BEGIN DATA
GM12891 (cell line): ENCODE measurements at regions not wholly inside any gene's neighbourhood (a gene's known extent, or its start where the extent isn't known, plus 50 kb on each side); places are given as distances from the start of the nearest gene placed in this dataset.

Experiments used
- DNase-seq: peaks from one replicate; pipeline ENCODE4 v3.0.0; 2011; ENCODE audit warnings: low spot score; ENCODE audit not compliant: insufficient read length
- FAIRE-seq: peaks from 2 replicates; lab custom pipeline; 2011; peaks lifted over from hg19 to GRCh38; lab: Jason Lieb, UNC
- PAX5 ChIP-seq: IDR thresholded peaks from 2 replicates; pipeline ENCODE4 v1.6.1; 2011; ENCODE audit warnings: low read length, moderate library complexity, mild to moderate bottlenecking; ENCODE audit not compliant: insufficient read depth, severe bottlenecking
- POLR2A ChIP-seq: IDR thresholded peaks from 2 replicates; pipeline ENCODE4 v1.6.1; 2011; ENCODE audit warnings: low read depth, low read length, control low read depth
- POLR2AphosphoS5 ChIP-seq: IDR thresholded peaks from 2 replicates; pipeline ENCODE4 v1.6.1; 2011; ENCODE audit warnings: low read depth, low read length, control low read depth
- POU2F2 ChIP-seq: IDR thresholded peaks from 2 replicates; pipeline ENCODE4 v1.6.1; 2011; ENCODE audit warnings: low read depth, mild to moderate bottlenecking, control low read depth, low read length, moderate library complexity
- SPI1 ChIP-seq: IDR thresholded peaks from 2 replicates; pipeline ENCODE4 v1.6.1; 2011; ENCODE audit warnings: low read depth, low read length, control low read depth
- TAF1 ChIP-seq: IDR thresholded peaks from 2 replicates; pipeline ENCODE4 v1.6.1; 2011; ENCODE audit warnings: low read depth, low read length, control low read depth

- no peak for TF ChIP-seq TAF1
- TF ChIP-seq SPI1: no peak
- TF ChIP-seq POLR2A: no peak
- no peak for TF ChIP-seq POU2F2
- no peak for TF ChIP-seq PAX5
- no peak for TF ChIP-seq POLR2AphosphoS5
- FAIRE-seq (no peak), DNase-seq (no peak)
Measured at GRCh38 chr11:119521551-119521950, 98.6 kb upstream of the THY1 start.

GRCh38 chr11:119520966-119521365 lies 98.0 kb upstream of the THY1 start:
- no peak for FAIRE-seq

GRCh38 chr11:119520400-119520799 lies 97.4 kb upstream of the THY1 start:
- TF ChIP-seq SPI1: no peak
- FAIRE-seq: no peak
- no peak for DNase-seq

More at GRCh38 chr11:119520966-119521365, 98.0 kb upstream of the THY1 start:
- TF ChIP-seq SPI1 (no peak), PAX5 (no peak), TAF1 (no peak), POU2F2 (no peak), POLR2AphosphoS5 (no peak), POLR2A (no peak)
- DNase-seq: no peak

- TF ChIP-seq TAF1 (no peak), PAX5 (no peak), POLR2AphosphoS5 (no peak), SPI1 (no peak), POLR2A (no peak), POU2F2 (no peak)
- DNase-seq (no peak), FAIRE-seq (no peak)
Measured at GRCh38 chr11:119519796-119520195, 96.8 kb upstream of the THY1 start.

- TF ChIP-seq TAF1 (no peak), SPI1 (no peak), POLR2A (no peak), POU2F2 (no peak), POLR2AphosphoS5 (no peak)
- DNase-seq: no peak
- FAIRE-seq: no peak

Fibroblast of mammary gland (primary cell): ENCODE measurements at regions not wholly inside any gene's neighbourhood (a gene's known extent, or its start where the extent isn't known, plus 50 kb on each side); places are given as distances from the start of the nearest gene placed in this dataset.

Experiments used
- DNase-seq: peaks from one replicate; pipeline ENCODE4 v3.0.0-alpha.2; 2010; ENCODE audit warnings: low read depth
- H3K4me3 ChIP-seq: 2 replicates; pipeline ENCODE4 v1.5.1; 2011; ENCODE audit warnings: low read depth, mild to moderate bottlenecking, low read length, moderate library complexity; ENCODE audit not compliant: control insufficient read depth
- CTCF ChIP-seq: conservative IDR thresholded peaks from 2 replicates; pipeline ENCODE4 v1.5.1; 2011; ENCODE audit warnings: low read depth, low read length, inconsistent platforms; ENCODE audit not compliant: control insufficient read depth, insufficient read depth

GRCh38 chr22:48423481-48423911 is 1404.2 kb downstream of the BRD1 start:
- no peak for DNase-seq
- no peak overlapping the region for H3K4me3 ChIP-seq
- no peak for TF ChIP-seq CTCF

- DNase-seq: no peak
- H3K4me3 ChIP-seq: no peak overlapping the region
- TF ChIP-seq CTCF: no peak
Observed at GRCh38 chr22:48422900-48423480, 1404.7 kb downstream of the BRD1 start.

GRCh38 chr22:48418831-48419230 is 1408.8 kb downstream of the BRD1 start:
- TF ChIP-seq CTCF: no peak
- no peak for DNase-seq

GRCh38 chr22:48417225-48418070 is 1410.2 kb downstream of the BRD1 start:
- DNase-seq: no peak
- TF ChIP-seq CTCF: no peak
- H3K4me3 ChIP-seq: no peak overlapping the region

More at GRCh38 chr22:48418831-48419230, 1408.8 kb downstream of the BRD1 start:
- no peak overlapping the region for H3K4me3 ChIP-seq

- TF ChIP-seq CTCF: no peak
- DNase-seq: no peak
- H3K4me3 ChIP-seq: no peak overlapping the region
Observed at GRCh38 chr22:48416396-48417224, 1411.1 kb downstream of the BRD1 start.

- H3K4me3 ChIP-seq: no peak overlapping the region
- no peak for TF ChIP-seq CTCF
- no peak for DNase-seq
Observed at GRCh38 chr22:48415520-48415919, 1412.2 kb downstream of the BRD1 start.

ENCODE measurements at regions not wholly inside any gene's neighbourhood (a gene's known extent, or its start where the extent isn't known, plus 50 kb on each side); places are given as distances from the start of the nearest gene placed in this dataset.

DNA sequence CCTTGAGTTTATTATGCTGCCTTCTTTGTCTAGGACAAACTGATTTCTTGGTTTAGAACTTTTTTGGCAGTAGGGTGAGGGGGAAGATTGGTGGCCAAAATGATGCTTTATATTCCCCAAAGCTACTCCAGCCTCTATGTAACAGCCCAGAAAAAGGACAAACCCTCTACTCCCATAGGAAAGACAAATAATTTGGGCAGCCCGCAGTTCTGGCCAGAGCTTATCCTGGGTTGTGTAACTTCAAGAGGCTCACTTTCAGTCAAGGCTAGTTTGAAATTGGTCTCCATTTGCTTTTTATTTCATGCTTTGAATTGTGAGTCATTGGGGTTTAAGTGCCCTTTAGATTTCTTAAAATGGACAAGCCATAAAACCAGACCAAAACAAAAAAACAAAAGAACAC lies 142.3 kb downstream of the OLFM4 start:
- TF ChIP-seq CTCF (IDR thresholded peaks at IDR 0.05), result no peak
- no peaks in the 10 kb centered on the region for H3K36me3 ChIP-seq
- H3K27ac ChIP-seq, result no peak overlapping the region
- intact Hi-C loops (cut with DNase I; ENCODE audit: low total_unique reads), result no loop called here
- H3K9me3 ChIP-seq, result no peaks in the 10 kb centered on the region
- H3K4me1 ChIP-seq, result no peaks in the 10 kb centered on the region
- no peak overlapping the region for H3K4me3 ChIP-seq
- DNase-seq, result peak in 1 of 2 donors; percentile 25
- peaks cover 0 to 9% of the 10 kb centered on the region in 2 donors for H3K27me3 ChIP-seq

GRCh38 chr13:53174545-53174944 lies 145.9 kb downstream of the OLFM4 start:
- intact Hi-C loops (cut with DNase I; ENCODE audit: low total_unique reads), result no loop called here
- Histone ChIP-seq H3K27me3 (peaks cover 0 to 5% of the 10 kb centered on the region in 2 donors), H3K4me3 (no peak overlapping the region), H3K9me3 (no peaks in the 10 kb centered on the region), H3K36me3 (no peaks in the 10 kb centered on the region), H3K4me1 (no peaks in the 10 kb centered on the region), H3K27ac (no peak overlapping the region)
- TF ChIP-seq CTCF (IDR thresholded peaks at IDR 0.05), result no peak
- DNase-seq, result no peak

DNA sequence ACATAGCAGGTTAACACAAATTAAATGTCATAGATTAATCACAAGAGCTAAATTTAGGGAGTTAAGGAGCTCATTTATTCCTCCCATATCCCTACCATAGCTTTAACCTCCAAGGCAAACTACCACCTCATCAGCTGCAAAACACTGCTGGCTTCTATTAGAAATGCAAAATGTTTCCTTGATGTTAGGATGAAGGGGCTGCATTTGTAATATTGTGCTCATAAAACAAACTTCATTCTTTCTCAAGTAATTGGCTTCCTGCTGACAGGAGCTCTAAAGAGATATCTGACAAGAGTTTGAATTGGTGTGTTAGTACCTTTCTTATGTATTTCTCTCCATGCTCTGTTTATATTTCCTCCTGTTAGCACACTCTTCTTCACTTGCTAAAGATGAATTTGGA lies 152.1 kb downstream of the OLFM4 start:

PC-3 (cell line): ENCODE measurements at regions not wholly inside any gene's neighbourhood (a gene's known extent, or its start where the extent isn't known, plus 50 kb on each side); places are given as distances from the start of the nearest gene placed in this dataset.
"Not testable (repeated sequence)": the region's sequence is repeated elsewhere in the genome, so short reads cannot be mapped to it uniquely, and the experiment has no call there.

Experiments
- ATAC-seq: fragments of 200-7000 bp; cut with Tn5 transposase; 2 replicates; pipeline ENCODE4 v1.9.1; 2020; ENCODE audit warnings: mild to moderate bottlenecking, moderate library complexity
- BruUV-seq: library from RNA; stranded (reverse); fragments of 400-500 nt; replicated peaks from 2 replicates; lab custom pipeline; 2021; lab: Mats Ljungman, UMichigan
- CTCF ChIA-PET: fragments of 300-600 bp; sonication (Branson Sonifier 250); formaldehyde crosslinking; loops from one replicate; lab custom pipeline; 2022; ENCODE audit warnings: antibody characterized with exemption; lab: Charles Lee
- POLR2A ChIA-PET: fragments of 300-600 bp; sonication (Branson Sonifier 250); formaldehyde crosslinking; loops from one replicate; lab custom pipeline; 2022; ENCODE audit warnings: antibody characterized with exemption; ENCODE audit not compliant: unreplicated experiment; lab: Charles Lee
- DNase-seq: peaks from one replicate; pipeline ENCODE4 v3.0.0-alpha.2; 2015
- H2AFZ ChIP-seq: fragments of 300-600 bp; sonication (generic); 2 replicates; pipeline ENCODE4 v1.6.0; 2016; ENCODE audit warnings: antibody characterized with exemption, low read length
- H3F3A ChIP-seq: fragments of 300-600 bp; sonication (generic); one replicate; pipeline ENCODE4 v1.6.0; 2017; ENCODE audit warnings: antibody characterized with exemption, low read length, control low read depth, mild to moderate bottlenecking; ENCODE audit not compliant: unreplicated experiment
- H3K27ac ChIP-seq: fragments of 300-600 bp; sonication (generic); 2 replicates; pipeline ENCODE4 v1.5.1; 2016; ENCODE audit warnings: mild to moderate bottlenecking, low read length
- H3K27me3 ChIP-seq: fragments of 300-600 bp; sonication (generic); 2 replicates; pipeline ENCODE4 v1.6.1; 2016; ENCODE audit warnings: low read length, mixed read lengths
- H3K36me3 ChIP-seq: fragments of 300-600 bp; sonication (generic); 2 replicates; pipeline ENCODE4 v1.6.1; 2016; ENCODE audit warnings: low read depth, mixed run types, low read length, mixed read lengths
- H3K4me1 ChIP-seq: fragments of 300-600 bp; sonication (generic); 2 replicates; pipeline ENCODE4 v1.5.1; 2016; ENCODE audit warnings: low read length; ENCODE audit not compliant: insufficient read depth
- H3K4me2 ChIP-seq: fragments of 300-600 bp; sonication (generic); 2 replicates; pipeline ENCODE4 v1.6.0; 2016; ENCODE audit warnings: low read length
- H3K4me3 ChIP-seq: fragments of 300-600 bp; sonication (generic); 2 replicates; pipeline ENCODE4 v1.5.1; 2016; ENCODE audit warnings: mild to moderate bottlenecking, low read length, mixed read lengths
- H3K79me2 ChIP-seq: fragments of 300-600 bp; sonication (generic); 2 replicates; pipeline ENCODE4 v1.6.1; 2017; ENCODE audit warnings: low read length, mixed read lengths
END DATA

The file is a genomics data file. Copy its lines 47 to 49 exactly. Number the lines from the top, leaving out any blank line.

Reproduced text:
GRCh38 chr22:48418831-48419230 is 1408.8 kb downstream of the BRD1 start:
- TF ChIP-seq CTCF: no peak
- no peak for DNase-seq